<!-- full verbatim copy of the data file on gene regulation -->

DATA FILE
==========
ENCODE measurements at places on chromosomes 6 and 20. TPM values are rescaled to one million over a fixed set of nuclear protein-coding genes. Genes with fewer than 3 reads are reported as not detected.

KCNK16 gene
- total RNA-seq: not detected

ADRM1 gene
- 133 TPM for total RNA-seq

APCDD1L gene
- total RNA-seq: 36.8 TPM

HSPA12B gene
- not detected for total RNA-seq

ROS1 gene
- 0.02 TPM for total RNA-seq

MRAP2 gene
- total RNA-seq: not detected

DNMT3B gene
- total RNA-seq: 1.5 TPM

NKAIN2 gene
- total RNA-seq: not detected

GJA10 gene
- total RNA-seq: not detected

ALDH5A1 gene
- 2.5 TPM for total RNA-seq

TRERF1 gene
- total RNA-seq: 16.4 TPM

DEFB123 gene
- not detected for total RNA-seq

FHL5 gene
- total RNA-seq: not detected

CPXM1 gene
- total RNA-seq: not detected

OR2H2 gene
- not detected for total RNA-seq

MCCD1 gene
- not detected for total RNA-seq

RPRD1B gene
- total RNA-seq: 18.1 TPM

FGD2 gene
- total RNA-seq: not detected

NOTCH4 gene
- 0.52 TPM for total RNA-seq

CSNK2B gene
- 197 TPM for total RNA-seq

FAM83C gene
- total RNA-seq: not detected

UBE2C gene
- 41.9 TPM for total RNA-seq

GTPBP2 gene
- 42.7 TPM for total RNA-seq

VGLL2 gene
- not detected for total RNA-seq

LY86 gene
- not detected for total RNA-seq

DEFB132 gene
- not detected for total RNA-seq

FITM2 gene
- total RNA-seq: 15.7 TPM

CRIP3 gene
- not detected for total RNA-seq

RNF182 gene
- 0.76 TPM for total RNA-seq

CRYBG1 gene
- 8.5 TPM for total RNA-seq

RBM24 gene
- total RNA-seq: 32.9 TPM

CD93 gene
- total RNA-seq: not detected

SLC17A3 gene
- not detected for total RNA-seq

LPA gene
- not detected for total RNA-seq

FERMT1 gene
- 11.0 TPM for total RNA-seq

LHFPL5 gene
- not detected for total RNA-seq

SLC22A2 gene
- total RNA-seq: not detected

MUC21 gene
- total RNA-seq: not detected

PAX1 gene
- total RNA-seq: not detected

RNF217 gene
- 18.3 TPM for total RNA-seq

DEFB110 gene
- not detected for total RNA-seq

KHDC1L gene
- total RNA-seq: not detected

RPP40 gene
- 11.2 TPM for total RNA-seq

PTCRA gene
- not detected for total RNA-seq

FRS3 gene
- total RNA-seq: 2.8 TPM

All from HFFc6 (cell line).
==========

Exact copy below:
ENCODE measurements at places on chromosomes 6 and 20. TPM values are rescaled to one million over a fixed set of nuclear protein-coding genes. Genes with fewer than 3 reads are reported as not detected.

KCNK16 gene
- total RNA-seq: not detected

ADRM1 gene
- 133 TPM for total RNA-seq

APCDD1L gene
- total RNA-seq: 36.8 TPM

HSPA12B gene
- not detected for total RNA-seq

ROS1 gene
- 0.02 TPM for total RNA-seq

MRAP2 gene
- total RNA-seq: not detected

DNMT3B gene
- total RNA-seq: 1.5 TPM

NKAIN2 gene
- total RNA-seq: not detected

GJA10 gene
- total RNA-seq: not detected

ALDH5A1 gene
- 2.5 TPM for total RNA-seq

TRERF1 gene
- total RNA-seq: 16.4 TPM

DEFB123 gene
- not detected for total RNA-seq

FHL5 gene
- total RNA-seq: not detected

CPXM1 gene
- total RNA-seq: not detected

OR2H2 gene
- not detected for total RNA-seq

MCCD1 gene
- not detected for total RNA-seq

RPRD1B gene
- total RNA-seq: 18.1 TPM

FGD2 gene
- total RNA-seq: not detected

NOTCH4 gene
- 0.52 TPM for total RNA-seq

CSNK2B gene
- 197 TPM for total RNA-seq

FAM83C gene
- total RNA-seq: not detected

UBE2C gene
- 41.9 TPM for total RNA-seq

GTPBP2 gene
- 42.7 TPM for total RNA-seq

VGLL2 gene
- not detected for total RNA-seq

LY86 gene
- not detected for total RNA-seq

DEFB132 gene
- not detected for total RNA-seq

FITM2 gene
- total RNA-seq: 15.7 TPM

CRIP3 gene
- not detected for total RNA-seq

RNF182 gene
- 0.76 TPM for total RNA-seq

CRYBG1 gene
- 8.5 TPM for total RNA-seq

RBM24 gene
- total RNA-seq: 32.9 TPM

CD93 gene
- total RNA-seq: not detected

SLC17A3 gene
- not detected for total RNA-seq

LPA gene
- not detected for total RNA-seq

FERMT1 gene
- 11.0 TPM for total RNA-seq

LHFPL5 gene
- not detected for total RNA-seq

SLC22A2 gene
- total RNA-seq: not detected

MUC21 gene
- total RNA-seq: not detected

PAX1 gene
- total RNA-seq: not detected

RNF217 gene
- 18.3 TPM for total RNA-seq

DEFB110 gene
- not detected for total RNA-seq

KHDC1L gene
- total RNA-seq: not detected

RPP40 gene
- 11.2 TPM for total RNA-seq

PTCRA gene
- not detected for total RNA-seq

FRS3 gene
- total RNA-seq: 2.8 TPM

All from HFFc6 (cell line).